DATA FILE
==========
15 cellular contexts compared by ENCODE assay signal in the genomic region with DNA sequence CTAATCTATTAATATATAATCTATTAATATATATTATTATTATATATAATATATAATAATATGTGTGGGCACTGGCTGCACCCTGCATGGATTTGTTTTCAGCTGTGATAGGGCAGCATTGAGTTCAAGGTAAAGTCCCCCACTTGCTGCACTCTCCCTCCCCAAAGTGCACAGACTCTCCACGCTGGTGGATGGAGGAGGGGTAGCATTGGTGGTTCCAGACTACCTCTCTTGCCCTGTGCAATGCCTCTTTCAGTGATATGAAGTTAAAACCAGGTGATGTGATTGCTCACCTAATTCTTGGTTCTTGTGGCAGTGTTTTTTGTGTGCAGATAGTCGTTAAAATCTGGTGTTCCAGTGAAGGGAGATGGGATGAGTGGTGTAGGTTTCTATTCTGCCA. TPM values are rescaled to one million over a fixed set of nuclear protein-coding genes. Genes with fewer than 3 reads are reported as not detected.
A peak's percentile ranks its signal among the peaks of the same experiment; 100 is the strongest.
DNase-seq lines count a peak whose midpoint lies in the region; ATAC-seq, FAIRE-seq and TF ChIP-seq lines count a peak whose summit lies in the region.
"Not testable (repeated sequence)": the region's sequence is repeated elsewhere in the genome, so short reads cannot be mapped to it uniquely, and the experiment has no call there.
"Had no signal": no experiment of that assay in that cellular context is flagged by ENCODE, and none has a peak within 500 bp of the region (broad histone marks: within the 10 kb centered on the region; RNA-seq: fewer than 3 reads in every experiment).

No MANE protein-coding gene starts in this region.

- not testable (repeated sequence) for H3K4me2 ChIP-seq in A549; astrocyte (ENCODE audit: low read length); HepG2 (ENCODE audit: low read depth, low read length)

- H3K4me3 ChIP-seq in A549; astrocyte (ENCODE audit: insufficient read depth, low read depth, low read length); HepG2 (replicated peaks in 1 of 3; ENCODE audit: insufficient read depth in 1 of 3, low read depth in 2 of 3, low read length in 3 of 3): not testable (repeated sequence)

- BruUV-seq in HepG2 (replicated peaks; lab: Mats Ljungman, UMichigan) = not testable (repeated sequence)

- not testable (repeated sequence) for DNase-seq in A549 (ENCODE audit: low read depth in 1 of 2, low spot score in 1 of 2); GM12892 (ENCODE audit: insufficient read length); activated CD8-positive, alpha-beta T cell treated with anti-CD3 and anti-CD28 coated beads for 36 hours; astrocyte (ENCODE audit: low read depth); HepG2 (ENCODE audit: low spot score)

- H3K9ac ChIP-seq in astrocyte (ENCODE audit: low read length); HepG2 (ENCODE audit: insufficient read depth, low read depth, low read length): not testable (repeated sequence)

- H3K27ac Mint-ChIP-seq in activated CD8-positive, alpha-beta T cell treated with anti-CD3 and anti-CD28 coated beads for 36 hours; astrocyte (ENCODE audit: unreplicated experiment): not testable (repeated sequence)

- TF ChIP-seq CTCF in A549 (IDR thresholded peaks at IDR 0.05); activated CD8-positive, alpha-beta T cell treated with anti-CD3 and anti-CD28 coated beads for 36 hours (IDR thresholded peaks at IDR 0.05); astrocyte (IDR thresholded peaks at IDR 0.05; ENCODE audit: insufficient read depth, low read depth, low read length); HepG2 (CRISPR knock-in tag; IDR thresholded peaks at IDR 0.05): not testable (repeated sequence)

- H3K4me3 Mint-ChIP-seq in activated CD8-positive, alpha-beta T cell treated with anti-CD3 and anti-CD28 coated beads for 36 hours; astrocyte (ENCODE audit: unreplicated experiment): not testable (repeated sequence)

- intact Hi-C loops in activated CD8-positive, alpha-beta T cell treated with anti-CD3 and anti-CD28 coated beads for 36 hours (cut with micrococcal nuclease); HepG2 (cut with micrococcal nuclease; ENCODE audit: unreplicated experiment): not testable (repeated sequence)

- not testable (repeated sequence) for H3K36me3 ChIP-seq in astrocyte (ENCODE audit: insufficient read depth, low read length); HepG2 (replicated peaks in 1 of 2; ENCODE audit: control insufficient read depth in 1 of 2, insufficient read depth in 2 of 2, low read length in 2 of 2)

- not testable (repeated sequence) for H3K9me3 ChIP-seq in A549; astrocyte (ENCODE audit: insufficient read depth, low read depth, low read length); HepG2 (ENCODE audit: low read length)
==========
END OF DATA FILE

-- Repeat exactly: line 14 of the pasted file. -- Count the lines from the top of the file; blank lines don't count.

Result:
- H3K4me3 Mint-ChIP-seq in activated CD8-positive, alpha-beta T cell treated with anti-CD3 and anti-CD28 coated beads for 36 hours; astrocyte (ENCODE audit: unreplicated experiment): not testable (repeated sequence)